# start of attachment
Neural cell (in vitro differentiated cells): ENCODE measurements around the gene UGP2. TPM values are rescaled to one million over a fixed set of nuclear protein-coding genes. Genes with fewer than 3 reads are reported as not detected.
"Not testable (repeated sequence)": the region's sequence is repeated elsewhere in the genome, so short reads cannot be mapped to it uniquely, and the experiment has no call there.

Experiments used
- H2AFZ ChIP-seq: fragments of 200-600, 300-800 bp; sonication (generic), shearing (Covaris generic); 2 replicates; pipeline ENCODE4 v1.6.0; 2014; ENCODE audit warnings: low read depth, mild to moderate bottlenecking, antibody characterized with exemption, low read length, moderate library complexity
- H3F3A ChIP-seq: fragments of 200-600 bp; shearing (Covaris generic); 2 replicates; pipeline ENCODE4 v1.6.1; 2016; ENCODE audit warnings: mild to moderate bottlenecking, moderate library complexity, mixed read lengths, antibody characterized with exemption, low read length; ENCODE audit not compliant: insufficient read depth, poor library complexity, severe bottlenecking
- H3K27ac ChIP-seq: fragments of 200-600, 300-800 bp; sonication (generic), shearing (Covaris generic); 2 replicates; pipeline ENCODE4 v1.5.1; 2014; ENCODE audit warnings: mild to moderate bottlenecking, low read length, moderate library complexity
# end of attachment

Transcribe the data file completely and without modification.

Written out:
Neural cell (in vitro differentiated cells): ENCODE measurements around the gene UGP2. TPM values are rescaled to one million over a fixed set of nuclear protein-coding genes. Genes with fewer than 3 reads are reported as not detected.
"Not testable (repeated sequence)": the region's sequence is repeated elsewhere in the genome, so short reads cannot be mapped to it uniquely, and the experiment has no call there.

Experiments used
- H2AFZ ChIP-seq: fragments of 200-600, 300-800 bp; sonication (generic), shearing (Covaris generic); 2 replicates; pipeline ENCODE4 v1.6.0; 2014; ENCODE audit warnings: low read depth, mild to moderate bottlenecking, antibody characterized with exemption, low read length, moderate library complexity
- H3F3A ChIP-seq: fragments of 200-600 bp; shearing (Covaris generic); 2 replicates; pipeline ENCODE4 v1.6.1; 2016; ENCODE audit warnings: mild to moderate bottlenecking, moderate library complexity, mixed read lengths, antibody characterized with exemption, low read length; ENCODE audit not compliant: insufficient read depth, poor library complexity, severe bottlenecking
- H3K27ac ChIP-seq: fragments of 200-600, 300-800 bp; sonication (generic), shearing (Covaris generic); 2 replicates; pipeline ENCODE4 v1.5.1; 2014; ENCODE audit warnings: mild to moderate bottlenecking, low read length, moderate library complexity